-
"Seems to me taht if we are trying to organise a power shift to the working class then that class must be allowed to join and participate. Sure we will get people with cookie ideas and bad intentions but the alternative is to leaving it up to some self appointed revolutionary elite.

- but the problem today - is that the anticapitalist milieux in places like australia and its groupings such as the iww "which is so open" is attracted by substantial (given the size of its locals)numbers of precisely such "elitists" -coming from the studentpolitics, comfortable middle class backgrounds, academia and union bureaucracy milieus lacking much day to day experience of the class struggle and dazzled by the "antiglobalist" elitest protest spectacles, as I have observed re the sydney iww - taking along with them stalinist/leninist baggage and having very much a manipulative/vanguardist orientation - this activist "unwisedom" I have mentioned - the legacy of many decades of stalinist predominance to the left of the ALP- and due to the problem of scale of organisation -contributing to wharping groups like the iww into having strong sect tendencies
- an "inescapable problem "in the context of the current raging employer offensive in all its ramifications
- and the point is to slow down and counter the employer offensive - the kind of self organising which is needed assisted via the outside-the job-organisation I have outlined - short ciruiting to an extent the effects of the speed ups, increased workplace surveillance, networks of bosses stooges etc
- has to be conducted by existing activists of a non-elitist syndicalist orientation - there are few of these of a high calibre eg reliability etc from my experience and limited resources - which should not be wasted in the sect enterprise - which according to jason's experience leads to demoralisation/frustration for those genuinely committed to the revolutionary project - workers control directed activity.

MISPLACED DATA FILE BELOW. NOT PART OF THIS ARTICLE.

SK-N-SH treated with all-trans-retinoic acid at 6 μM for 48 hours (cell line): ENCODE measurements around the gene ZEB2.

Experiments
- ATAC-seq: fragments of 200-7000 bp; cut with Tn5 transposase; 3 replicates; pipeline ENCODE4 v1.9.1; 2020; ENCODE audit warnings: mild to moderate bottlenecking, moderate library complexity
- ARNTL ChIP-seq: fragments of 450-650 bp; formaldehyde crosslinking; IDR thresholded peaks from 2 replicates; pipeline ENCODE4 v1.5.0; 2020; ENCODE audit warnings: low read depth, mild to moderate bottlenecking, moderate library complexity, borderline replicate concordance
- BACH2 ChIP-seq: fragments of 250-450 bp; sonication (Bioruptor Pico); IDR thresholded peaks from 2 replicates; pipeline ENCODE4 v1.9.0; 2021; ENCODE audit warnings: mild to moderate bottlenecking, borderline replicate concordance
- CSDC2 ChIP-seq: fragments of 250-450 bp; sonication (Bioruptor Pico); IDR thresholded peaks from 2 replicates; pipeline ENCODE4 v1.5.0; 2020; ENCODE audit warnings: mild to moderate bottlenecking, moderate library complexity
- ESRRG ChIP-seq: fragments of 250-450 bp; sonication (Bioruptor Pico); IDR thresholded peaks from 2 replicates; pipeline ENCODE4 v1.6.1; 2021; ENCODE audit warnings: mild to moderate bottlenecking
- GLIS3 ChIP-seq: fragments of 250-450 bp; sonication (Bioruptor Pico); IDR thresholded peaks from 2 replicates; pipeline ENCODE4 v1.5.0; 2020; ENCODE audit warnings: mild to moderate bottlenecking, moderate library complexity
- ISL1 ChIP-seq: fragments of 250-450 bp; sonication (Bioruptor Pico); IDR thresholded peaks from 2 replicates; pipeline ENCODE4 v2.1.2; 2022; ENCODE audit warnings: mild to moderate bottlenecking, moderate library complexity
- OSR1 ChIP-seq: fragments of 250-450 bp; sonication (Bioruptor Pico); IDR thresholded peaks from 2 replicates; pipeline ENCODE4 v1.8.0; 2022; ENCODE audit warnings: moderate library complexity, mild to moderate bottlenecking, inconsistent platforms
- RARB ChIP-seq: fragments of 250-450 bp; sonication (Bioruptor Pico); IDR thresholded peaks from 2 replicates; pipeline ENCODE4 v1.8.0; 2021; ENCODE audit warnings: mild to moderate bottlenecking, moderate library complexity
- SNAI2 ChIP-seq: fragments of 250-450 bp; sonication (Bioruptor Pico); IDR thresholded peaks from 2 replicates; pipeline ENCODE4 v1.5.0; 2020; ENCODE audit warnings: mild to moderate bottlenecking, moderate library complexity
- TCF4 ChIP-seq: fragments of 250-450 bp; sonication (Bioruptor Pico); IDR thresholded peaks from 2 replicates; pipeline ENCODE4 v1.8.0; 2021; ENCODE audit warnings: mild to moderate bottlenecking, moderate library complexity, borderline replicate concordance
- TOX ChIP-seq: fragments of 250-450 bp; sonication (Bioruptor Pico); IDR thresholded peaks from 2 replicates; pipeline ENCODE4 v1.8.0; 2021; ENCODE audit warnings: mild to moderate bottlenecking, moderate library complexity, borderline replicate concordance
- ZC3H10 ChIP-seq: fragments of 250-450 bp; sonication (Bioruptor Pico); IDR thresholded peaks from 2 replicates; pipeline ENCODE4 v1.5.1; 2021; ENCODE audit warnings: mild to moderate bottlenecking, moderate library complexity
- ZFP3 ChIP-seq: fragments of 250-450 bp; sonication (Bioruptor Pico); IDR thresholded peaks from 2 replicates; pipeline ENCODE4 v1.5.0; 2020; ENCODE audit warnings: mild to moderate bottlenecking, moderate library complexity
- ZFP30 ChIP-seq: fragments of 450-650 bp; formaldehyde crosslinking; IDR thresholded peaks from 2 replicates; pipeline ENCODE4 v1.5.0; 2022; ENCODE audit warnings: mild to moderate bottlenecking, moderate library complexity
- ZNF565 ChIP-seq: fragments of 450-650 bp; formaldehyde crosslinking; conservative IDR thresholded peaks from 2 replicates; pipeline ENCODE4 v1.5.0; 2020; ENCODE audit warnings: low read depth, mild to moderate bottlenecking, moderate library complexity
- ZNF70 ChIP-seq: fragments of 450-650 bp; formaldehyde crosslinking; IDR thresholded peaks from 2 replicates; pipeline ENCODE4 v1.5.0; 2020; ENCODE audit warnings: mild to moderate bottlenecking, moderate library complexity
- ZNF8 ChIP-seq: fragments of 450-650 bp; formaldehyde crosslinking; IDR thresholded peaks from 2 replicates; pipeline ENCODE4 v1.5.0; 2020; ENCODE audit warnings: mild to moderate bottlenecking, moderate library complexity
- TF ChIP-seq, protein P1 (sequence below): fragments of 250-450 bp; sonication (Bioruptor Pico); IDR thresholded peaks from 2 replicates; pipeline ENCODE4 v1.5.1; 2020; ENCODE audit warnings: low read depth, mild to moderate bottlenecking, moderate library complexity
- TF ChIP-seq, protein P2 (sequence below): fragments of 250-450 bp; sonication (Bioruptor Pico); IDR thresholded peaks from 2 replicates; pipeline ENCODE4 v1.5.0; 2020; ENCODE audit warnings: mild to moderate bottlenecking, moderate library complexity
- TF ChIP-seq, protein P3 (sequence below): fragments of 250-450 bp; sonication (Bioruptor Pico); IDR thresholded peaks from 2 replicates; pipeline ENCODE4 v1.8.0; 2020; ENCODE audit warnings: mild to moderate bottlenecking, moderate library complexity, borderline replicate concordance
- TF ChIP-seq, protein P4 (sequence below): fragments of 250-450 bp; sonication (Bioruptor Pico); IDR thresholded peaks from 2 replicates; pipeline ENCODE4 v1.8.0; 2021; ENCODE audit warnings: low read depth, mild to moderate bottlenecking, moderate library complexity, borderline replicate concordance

mark

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jason
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Feb 21 2007 06:56

Mark, I like ASN's focus on transport and I'll do what I can to help distribute Sparks and Rebel Worker , but I also think you may be being a little too harsh on the IWW. I do agree with the thrust of your critique but also have hope that the IWW will get itself on its feet in the near future. Unlike the ASN, which is a network of strategists and transport militants, the IWW is for everyday people who want a union they can control. When it actually starts performing this function, hopefully the middle-class leftists will start to drop off. I think the ground is ripe for an en masse split with the bureaucratic unions. Its the IWW going from A (a small propaganda group) to B (a functioning union) that needs to be their focus. I actually see the roles of the ASN and the IWW as complimentary. Surely when transport workers start making the hard yards up the middle, you'd prefer wobs in the other sectors, rather than, say, the LHMWU running off of youse?